Predict which five species weapons will have the greatest impact on the fighting in the future, is very problematic, since the very nature of wars is mobile and constantly changing. Those weapons systems that can change the course and outcome of a major confrontation between two armies, say, the Chinese and the American, will be useless in an asymmetrical scenario when troops fight in urban environments (for example, the Israeli army with the Palestinian partisans in Gaza or the Lebanese Hezbollah »In the suburbs of Beirut.
The fifth-generation stealth warplanes in the world can fundamentally make a difference in some conditions, but because of their tremendous speed and inability to hover in place, they are not suitable for detecting and destroying small units of freedom fighters operating in the city, not to mention that in the fight with several militants armed with AK-47, these vehicles would be extremely uneconomical. Equipped with "invisibility cloaks" and light machine guns with "smart ammunition," special forces will be much more efficient, and their actions will be much cheaper.
Another difficult point is the definition of a revolution in weapons design. Should we measure its effectiveness only with the measures of destructive impact and the number of losses? Or vice versa - the ability of weapons to achieve the goal with minimal loss of human lives? What about the “weapon”, which proactively deprives the enemy of the ability to conduct military operations, eliminating the chances of starting a war with the use of kinetic weapons?
Bearing in mind the nature of the war, depending on different scenarios, we can still try to compile a list of weapons systems, mainly in the development stage, which, although briefly, can change the course of the war. Since we will try to find a balance between the traditional war and the fighting of irregular formations, our list will initially be incomplete. But he will demonstrate trends in the forms of warfare that will influence our world for many more years.
5. Hyper Stealth or Quantum Stealth
Using metamaterials found in nature, scientists create soft light-guide materials that significantly reduce the thermal and visual characteristics of the target. The technology of such materials is quite simple, although skeptics are still not sure about them and say that they will believe when they do not see them. “Adaptive camouflage” reproduces what is behind the object covered by the invisibility cloak, refracting the light around it.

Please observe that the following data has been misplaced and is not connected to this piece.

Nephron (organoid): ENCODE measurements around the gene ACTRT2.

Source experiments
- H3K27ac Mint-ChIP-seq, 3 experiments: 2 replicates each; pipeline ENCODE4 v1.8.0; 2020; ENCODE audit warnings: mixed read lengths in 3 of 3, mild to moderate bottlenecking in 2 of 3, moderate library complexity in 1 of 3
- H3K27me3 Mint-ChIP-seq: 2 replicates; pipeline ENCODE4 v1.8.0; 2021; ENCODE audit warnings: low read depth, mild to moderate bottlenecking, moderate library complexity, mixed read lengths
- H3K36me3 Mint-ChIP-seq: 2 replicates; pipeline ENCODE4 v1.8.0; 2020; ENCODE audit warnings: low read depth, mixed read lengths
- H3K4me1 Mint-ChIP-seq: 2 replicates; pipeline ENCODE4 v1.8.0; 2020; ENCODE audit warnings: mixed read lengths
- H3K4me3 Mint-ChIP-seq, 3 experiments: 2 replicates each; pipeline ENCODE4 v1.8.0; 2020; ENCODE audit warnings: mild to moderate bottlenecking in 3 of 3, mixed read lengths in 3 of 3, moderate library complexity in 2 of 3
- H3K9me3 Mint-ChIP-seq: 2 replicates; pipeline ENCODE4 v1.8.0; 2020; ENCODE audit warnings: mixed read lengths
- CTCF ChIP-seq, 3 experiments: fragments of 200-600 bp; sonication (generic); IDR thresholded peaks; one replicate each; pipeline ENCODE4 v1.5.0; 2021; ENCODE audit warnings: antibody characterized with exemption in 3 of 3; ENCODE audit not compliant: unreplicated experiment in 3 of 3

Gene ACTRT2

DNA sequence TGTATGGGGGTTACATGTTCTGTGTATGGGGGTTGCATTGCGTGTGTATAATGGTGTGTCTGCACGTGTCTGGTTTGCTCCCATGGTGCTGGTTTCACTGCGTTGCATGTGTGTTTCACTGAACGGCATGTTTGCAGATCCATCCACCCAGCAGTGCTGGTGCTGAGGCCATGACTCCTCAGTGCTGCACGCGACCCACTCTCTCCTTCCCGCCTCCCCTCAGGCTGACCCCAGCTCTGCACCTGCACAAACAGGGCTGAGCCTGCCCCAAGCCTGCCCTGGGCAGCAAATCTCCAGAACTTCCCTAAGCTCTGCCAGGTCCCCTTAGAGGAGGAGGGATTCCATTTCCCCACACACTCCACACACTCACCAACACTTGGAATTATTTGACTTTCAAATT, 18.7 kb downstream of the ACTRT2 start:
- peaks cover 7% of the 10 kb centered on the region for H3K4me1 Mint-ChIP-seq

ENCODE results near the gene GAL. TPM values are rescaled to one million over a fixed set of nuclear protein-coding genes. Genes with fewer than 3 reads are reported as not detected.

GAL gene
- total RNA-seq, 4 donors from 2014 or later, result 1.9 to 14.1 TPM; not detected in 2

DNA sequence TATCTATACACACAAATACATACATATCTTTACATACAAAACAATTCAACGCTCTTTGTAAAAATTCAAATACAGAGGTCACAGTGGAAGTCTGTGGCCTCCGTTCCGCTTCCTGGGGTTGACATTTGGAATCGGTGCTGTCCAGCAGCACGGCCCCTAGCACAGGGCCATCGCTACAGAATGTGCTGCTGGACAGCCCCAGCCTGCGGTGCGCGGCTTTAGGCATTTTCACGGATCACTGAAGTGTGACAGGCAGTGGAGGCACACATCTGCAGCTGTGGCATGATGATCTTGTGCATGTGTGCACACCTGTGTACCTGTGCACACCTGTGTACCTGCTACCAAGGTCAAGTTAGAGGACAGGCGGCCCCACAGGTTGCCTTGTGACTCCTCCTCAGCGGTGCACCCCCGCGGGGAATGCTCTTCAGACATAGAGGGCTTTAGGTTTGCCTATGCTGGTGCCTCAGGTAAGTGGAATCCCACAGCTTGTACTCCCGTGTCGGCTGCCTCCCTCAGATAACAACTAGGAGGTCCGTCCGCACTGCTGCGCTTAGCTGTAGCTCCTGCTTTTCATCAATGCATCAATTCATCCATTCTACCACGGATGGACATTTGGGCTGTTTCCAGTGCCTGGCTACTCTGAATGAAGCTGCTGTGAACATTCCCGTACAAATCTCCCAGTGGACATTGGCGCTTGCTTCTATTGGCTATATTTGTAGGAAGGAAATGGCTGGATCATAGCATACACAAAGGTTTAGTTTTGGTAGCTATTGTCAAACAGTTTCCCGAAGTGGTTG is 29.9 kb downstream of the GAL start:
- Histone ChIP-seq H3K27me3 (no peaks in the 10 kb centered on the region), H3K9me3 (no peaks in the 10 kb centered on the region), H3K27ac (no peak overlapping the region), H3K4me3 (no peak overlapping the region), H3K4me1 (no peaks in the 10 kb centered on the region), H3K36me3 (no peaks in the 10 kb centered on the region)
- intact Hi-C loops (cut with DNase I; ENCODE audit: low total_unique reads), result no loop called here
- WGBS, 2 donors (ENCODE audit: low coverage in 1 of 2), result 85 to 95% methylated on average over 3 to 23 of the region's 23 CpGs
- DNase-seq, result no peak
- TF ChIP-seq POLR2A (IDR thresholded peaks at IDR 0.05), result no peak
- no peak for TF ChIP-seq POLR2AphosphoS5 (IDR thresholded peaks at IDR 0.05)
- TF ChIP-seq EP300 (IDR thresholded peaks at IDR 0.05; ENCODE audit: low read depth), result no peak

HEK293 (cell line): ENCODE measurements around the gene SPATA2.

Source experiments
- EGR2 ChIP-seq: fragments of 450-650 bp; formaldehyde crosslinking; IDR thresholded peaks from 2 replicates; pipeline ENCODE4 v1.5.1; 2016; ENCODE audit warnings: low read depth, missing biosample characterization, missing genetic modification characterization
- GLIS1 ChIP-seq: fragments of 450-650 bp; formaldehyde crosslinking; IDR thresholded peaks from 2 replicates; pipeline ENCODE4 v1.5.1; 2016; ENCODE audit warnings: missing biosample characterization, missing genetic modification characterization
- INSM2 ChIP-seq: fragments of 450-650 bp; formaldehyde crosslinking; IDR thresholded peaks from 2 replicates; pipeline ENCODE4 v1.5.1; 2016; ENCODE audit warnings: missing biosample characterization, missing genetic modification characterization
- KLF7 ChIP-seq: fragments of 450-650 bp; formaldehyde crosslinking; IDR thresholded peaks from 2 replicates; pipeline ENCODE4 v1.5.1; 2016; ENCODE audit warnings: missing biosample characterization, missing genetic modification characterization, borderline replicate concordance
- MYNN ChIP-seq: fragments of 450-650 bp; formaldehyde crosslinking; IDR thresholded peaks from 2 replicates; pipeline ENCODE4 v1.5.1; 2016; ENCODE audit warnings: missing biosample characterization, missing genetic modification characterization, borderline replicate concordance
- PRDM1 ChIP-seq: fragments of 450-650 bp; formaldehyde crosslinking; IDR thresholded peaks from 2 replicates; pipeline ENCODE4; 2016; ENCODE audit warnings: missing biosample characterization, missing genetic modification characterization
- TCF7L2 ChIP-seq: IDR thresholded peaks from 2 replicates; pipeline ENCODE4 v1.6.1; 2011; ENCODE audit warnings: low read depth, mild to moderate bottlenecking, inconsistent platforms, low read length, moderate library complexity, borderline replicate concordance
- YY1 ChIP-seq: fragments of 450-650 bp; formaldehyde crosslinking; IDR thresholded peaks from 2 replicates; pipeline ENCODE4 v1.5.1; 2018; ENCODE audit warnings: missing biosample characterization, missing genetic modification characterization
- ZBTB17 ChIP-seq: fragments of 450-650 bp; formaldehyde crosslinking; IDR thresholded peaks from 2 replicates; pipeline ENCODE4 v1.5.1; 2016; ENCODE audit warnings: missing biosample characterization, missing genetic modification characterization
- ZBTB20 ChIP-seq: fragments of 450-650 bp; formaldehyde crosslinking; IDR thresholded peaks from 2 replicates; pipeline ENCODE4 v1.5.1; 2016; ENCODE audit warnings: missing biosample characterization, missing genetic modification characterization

The consequences of such technology for the military are self-evident. The Invisible Cloak will allow anyone, both a simple soldier and an elite commando, to act on enemy territory unnoticed. At the very least, it will give them plenty of time to seize the initiative. Such materials will allow reducing losses during combat operations, at the same time increasing the possibilities for inflicting surgically accurate and sudden attacks on the enemy, as well as carrying out sabotage actions and killings.
The Canadian firm demonstrated its material to two control groups from the US Army and two from the Canadian as well as federal counter-terrorism units.
Of course, such materials will also have a serious impact on the course of hostilities if they fall into the hands of non-state forces, such as guerrilla groups and terrorist groups.
4. Electromagnetic railguns
The electromagnetic rail gun uses a magnetic field, not an explosive charge and not fuel. This magnetic field throws a projectile a long distance at a speed of 7240-9000 kilometers per hour. The developed technology has demonstrated its ability to shoot a projectile over a distance of 100 nautical miles using 32 megajoule energy.
The increased speed and range of the railgun gives a number of advantages both in offensive and defensive combat. These are both high-precision strikes, which make it possible to withstand even the most modern zone defense systems, and air defense against targets on approach. Another advantage of this technique is that it eliminates the need to store hazardous explosives and flammable materials, which are necessary for firing and launching conventional projectiles.
The US Navy Research and Development Authority has been developing such an electromagnetic rail gun with the 2005 of the year. The goal of the current stage of the project, launched in 2012, is to check the survivability of the barrel and the rate of fire.